The Sport is unique in that its base has a teardrop shape rather than the typical circular Tantus base. I like this because I tend to suck at keeping toys upright during use. The pointed tip lets me know what angle I have the toy at. I also like having a bit more to grasp onto and I imagine it might work better in a harness than the old circular shape.
If you like your dildos to come in unusual colours, the Sport is one of the few to be available in teal and lime (if you’re a fan of these colours, get one from the closeout section before they sell out). The metallic silver version also looks quite stunning.
If you are accustomed to larger toys and don’t find penetration difficult you’ll probably prefer one of the bigger Tantus dildos, but otherwise the Sport is a good choice. It’s the perfect size for my current circumstances and feels good without being too uncomfortable. I prefer plugs over dildos anally, but the size and base make it a good choice for that too.
Thanks to Tantus for sending me the Sport to review!
Posted in Dildos, Reviews
The Ultimate Guide to Kink is edited by Tristan Taormino, a well-known author, sex educator and director of pornographic films. Essays by several other sex educators are included on a number of aspects of kink.
If you skipped over the contents page and just read the introduction and first couple of chapters, you might get the impression that this is a book for beginners. Meanings of the various roles and acronyms are explored, as are the basics of things like consent, safety and impact play, all which experienced kinksters are likely to be well aware of. The further you get into the book, the more you wonder who the intended audience is. There are many types of play featured that require quite a lot of care and experience to do safely and/or are likely to “squick” newbies and the less open-minded. I’m talking about things like fisting (vaginal and anal), needle play and mind fucks and taboo forms of roleplay. I have no problem with these things and in fact rather like that they are included. It means that the book covers topics that many other kink books only mention briefly or shy away from altogether. The age play chapter was particularly of interest to me because it focused on sexual age play, something that I had difficulty finding information on elsewhere. I just have to hope that their inclusion in a book that beginners may well be likely pick up doesn’t put some people off kink entirely.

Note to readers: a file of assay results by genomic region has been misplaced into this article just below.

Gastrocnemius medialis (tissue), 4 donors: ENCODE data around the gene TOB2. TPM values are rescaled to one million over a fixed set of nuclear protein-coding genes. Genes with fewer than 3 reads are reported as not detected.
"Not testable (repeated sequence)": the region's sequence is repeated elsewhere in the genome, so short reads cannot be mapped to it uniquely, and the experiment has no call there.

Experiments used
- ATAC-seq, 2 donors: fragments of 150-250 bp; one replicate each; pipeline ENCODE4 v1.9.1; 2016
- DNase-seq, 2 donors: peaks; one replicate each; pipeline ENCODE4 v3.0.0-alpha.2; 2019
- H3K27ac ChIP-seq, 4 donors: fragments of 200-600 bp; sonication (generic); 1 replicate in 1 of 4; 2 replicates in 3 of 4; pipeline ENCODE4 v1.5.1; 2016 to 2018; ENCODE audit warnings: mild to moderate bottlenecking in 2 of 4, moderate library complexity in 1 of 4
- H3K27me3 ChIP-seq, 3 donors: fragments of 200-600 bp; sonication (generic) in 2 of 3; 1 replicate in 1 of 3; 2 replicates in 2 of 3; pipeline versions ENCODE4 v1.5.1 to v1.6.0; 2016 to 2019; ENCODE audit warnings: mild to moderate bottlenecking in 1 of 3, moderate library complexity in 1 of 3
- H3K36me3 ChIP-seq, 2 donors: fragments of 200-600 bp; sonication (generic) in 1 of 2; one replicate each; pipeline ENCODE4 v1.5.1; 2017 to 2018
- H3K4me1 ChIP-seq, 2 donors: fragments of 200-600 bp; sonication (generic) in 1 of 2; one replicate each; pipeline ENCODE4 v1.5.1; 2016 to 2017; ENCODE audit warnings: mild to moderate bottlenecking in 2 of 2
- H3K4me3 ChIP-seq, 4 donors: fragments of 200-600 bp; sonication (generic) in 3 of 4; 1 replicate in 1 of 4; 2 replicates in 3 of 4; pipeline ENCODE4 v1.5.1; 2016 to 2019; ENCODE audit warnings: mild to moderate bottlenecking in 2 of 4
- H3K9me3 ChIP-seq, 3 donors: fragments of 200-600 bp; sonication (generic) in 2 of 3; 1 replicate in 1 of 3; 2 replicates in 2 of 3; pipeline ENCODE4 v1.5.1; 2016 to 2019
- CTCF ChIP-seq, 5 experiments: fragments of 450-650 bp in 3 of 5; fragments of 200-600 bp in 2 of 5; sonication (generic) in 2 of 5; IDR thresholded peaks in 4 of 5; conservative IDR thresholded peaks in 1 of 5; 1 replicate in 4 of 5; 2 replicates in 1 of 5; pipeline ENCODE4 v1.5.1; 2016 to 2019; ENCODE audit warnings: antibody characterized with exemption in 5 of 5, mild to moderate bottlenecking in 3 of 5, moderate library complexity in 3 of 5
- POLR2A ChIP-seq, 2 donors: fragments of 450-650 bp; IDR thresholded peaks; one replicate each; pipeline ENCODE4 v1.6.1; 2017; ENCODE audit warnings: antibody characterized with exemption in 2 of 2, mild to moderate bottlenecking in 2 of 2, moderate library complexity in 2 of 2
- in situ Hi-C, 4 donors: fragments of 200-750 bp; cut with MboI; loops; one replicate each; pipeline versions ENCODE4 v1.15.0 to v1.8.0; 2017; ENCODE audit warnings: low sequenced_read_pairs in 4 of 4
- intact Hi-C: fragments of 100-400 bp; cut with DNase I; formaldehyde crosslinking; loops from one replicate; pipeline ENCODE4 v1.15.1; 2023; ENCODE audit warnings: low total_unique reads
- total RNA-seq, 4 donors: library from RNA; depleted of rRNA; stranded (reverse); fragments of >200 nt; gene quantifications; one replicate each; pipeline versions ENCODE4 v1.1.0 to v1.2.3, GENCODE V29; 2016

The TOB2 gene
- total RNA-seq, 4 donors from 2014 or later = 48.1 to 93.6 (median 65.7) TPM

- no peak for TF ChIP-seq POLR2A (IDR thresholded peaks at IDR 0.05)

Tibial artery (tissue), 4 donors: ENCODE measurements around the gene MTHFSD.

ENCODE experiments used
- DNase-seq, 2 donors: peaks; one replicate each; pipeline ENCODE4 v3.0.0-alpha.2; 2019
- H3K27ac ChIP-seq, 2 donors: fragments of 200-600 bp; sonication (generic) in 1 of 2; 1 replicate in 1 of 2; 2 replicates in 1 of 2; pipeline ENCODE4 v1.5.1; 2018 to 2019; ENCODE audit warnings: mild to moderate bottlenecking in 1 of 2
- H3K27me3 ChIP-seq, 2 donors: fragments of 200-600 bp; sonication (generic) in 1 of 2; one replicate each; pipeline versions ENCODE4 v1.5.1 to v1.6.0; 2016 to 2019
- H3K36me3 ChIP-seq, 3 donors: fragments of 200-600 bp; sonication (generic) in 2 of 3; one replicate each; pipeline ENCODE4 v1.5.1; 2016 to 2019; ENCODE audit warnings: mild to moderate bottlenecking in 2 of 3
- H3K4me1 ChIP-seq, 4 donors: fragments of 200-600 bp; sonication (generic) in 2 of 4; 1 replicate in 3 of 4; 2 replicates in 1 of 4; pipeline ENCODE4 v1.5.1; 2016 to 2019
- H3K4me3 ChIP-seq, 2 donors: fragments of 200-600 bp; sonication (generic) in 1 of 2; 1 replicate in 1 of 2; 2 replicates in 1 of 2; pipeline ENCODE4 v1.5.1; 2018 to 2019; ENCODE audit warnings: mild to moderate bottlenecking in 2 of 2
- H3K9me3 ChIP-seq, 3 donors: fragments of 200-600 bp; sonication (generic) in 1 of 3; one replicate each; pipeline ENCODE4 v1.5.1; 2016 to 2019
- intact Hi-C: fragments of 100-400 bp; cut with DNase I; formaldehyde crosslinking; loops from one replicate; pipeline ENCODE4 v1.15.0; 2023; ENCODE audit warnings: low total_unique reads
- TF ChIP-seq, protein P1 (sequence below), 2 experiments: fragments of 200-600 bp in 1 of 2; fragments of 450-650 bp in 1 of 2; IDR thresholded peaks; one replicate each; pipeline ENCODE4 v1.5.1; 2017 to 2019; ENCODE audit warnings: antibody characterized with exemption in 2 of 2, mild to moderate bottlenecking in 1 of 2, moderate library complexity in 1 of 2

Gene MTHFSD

Each chapter is written by a different author, which certainly provides a range of perspectives and writing styles but the book is somewhat disjointed and repetitive as a result. The authors usually include safety information about the topic they’re writing about. Instead of focusing only on that topic, precautions that relate to a number of aspects of kink are often stated as well. Safety is of course important, but reading “oh and make sure to give the bottom a cuddle afterwards” over and over gets annoying. It does however mean that you can just read the chapters that interest you and not miss out on anything too important.
This book is likely of more limited use to those who practice D/s without S&M, but otherwise it is inclusive of most types of kinksters. Many chapters are useful to both tops and bottoms. Other chapters are specific to one type of role, but dominants, submissives, sadists and masochists are all represented in these.
This isn’t likely to be a book you’ll read from cover to cover. Many topics are included. Some will interest you, others won’t. It doesn’t cover everything (naturally), but it’s certainly nice to see the inclusion of types of play that don’t usually get much of a mention in kink books. I’m not sure I’d recommend it to beginners due to some of the more “extreme” types of play covered. It seems like Taormino’s other book, 50 Shades of Kink, might be a better option for those newer to kink but I can’t comment on it as I haven’t read it.
I try to read as much about kink as I can and still feel that The Ultimate Guide to Kink was able to provide me with a lot of interesting information.
Posted in Books, Reviews